[I]f anyone gives even a cup of cold water to one of these
. . . he will certainly not lose his reward.
“Random acts of kindness” has become a part of our vocabulary and hopefully our conduct: paying the check for the person in the car behind us at the drive-up window; giving a bottle of water to the guy mowing the lawn.
We owe the thought to Anne Herbert. She was responding to her despair at the violence that was dominating the news, expressed by one journalist as “random acts of violence and senseless acts of cruelty.” Anne reversed the phrase, jotting these words on a restaurant placemat in Sausalito, California: “Practice random acts of kindness and senseless acts of beauty.”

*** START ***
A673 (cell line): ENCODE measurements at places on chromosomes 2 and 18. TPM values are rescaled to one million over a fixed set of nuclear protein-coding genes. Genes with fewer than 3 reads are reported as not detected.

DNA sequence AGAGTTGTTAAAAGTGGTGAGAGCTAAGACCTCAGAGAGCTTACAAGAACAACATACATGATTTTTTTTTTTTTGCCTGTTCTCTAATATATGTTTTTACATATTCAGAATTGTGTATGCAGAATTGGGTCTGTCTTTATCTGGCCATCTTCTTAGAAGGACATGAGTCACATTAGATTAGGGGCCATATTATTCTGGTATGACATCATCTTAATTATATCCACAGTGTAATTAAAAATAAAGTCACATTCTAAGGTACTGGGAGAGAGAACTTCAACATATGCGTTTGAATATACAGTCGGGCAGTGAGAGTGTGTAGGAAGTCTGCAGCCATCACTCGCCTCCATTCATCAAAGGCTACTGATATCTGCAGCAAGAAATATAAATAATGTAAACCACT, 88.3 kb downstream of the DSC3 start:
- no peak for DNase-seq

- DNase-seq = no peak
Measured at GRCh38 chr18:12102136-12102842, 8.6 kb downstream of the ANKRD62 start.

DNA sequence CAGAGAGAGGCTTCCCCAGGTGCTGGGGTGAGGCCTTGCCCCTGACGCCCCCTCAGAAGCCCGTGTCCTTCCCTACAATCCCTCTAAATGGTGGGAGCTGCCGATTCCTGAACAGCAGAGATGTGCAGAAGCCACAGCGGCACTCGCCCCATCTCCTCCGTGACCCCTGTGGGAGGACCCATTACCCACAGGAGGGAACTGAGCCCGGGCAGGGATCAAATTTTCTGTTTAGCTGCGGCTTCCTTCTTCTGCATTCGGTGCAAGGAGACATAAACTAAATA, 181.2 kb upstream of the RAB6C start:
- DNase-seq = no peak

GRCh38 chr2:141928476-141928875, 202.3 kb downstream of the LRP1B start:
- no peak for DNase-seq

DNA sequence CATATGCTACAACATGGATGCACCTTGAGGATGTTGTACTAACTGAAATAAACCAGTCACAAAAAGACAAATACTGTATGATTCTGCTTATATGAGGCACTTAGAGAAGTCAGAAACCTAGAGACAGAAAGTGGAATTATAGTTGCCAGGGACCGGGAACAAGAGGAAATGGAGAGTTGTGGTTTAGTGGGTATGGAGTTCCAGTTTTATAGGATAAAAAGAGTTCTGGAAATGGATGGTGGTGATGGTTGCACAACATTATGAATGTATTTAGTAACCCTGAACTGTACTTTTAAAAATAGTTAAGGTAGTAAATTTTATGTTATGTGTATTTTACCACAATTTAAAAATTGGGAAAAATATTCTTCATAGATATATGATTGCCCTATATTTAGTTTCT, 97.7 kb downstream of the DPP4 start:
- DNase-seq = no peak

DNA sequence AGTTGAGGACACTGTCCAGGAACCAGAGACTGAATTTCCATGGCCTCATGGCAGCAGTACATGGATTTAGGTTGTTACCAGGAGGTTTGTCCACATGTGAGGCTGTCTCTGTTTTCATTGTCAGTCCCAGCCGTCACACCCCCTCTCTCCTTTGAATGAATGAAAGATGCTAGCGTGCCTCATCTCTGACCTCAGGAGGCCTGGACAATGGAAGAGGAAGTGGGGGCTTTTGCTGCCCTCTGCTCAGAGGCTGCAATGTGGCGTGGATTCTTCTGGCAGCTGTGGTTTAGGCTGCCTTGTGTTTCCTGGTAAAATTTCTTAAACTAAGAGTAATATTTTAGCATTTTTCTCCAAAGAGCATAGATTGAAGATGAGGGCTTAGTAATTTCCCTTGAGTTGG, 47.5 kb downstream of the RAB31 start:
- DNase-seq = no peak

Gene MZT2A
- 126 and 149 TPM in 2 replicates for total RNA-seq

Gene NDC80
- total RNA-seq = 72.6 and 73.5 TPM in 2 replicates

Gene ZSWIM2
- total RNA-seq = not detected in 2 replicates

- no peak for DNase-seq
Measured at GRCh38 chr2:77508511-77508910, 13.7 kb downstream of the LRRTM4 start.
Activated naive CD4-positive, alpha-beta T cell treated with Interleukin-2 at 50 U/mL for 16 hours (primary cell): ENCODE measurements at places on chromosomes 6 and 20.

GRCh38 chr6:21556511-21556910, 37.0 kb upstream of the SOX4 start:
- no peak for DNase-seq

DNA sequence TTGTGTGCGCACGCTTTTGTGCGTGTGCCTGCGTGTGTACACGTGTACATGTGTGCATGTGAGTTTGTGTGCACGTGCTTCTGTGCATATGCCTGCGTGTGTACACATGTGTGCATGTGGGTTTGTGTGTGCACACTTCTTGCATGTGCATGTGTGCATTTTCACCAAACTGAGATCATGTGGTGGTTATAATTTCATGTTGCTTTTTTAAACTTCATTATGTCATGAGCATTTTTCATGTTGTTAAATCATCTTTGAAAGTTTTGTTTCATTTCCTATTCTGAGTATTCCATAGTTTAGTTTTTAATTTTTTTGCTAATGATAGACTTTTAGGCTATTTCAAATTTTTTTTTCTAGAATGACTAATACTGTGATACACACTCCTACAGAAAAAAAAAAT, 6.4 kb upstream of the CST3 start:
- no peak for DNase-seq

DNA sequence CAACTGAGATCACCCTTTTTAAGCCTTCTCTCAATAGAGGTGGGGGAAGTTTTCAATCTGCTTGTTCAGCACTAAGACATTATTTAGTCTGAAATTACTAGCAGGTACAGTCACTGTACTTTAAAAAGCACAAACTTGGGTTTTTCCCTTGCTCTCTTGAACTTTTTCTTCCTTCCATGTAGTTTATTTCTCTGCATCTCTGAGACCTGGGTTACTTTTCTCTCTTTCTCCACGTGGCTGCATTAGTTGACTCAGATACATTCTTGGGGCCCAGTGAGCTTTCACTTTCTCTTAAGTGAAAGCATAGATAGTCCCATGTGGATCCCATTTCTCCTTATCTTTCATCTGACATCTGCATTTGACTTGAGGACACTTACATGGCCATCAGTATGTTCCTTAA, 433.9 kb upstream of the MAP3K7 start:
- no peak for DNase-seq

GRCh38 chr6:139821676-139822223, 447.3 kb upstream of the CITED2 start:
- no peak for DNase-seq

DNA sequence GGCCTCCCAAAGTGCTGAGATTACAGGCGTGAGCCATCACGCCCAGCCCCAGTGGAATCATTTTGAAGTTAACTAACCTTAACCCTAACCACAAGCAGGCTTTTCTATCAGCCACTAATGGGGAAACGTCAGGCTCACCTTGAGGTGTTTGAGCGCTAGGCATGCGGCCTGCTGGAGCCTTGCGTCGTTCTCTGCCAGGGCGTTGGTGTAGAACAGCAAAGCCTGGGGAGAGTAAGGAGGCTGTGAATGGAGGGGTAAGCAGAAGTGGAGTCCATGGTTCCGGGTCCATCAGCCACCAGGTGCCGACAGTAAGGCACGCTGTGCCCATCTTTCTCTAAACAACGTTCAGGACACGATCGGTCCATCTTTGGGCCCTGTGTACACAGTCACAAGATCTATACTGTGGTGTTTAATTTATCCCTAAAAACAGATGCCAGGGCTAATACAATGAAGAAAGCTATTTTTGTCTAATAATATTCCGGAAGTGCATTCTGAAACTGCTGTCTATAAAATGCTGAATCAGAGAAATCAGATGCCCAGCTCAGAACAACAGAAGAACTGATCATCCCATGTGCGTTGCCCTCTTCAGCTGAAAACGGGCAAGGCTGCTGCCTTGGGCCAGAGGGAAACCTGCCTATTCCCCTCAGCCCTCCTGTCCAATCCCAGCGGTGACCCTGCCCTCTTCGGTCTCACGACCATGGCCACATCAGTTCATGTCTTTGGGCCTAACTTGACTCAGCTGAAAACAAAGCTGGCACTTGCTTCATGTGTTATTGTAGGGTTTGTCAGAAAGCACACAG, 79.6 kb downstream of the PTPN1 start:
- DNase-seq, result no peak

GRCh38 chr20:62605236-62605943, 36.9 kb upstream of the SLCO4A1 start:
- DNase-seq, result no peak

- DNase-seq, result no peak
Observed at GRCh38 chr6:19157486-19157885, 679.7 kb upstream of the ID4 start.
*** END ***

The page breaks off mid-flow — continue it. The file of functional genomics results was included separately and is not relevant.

Anne wasn’t the first to preach kindness. A couple of thousand years ago, the apostle Paul wrote, “Be kind and compassionate to one another” (Eph 4:32).
Can you find an opportunity to do that today?
Kindness has no language barrier.